Brigsby Bear

All television is educational television.  The question is:  what is it teaching?  ~Nicholas Johnson

We have all heard of the discoveries of people who were abducted and then found years later. Many have a short time in the unwanted spotlight of the public but usually they fade into the obscurity of history. The general populace is interested in their story as long as they can get a glimpse into the world of these atrocities. Brigsby Bear takes the story to the next stage in the process. It shows the world of James Pope (Kyle Mooney) and how he adapts to life after living in seclusion for 25 years and then being exposed to the real world.

James and his parents live in a geo-dome outside the watchful eye of the world. This secluded home is the only life that James has ever known, but Ted (Mark Hamill) and April (Jane Adams) assure their son that they are safer underground than out in the contaminated world. Within his existence that includes exceptional boredom and continual studies, the young man’s physical needs are taken care of, and he has Brigsby Bear. The multiple episodes of the children’s show give James solace, entertainment and comradery throughout his subterranean life.

Then one night their home is invaded by the local police department, and James’ life changes forever. He has to come to the traumatic reality that Ted and April are not his real parents. While wrestling with this truth, what is even more devastating is that The  Brigsby Bear Adventures was made solely for him by Ted and there will no more episodes. James must come to terms with these huge lifestyle changes and consider what he is going to do to save himself and his favourite bear.

For audiences who are still working through the trauma of 2016’s Room, it may be hard to consider laughing through the experience of a recently released abductee. Brigsby Bear may prove to be needed therapy. Mooney and Costello’s script is respectful of all parties involved in this story and proves to be a heartwarming journey as James adapts to life’s reality.

The innovative trio of Mooney, McCray and Costello have managed to begin their independent film careers with a strong script and power packed cast. With Mark Hamill, Claire Danes, Greg Kinnear and Andy Sandberg on board with the project, this little indie film comes with quite a pedigree. Each star manages to add to the picture without overpowering the focus on the central character or by distracting from the engaging storyline. Rooney manages to hold his own on screen by portraying the innocence and drive that James needs to work through the trauma he experienced.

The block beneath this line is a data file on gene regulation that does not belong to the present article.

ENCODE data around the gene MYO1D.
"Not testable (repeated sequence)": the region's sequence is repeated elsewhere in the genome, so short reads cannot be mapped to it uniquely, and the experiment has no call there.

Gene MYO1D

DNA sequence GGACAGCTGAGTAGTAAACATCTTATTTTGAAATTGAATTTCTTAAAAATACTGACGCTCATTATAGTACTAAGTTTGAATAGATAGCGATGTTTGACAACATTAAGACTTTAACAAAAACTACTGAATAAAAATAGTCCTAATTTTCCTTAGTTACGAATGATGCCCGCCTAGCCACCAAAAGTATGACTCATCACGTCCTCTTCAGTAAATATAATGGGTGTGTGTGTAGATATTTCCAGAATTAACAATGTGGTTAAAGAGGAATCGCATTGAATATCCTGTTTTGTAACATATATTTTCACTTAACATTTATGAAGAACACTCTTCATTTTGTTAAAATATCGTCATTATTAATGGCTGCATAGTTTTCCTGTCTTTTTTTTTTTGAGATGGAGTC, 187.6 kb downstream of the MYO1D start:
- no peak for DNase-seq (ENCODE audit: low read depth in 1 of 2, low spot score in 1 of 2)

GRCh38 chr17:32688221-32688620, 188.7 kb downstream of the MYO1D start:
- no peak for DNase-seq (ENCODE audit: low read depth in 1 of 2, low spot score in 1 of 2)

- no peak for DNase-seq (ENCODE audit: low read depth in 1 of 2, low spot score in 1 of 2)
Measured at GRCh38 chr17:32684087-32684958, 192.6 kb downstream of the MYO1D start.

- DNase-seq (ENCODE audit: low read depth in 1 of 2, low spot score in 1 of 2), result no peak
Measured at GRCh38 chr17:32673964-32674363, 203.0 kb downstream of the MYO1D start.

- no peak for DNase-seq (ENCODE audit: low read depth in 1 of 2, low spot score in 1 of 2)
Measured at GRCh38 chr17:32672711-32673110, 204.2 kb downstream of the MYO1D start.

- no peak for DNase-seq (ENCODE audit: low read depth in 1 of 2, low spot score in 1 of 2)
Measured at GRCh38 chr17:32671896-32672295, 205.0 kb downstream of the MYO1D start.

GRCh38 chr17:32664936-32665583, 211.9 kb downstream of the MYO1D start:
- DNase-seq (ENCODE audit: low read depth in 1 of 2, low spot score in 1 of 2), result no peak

The advantage of releasing this film as an independent production allows for some of the weaknesses to be excused or glossed over in the name of art. The special effects and some of the staging has the feel of a local teen production, but that merely adds to the quaintness of the overall experience. Even the age difference between James and most of his friends manages to move past the creepiness factor, because of his psychological situation. 
Brigsby Bear
is far from a perfect film, but it does offer a winning combination of compassion and character development that makes for an enjoyable entertainment choice this season.

Even with the focus of Brigsby Bear has on children’s programming, this film is for mature audiences only. 

REEL DIALOGUE: What are some of the bigger questions to consider from this film? 

Imagination: the faculty of forming mental images or concepts of what is not actually present to the senses.

One of the blessings of life is the gift of the imagination. Even without entertainment at our fingertips or when life moves into a state of boredom, having the ability to bring up images and thoughts allows us to survive this existence. From the limitless well of the creative process come songs, stories and dreams which have been part of the human experience since the beginning of time.

Some say that certain people are more imaginative than others, but this reality does not diminish the fact that all of mankind was given this gift. At times, it does get used for less than redeeming results and some minds draw from darker wells than others, but this does not minimise the power it offers. The human imagination exposes the psychological and spiritual aspects of life can only be attributed to God.

The question is what are you doing with your imagination? Is it to honour the one who has given you this gift?

‘And the Lord said, “Behold, they are one people, and they have all one language, and this is only the beginning of what they will do. And nothing that they propose to do will now be impossible for them.’ Genesis 11:6 

‘Finally, brothers, whatever is true, whatever is honourable, whatever is just, whatever is pure, whatever is lovely, whatever is commendable, if there is any excellence, if there is anything worthy of praise, think about these things.’ Philippians 4:8

Trailer for the film

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Russell Matthews

Russell loves film and enjoys engaging in discussions about the latest cinema offerings and then connecting this with the Gospel. He has worked for City Bible Forum for over 10 years, is a reviewer for Insights Magazine and Entertainment Fuse and has a blog called Russelling Reviews. He moderates events for Reel Dialogue which connect the film industry with the general public.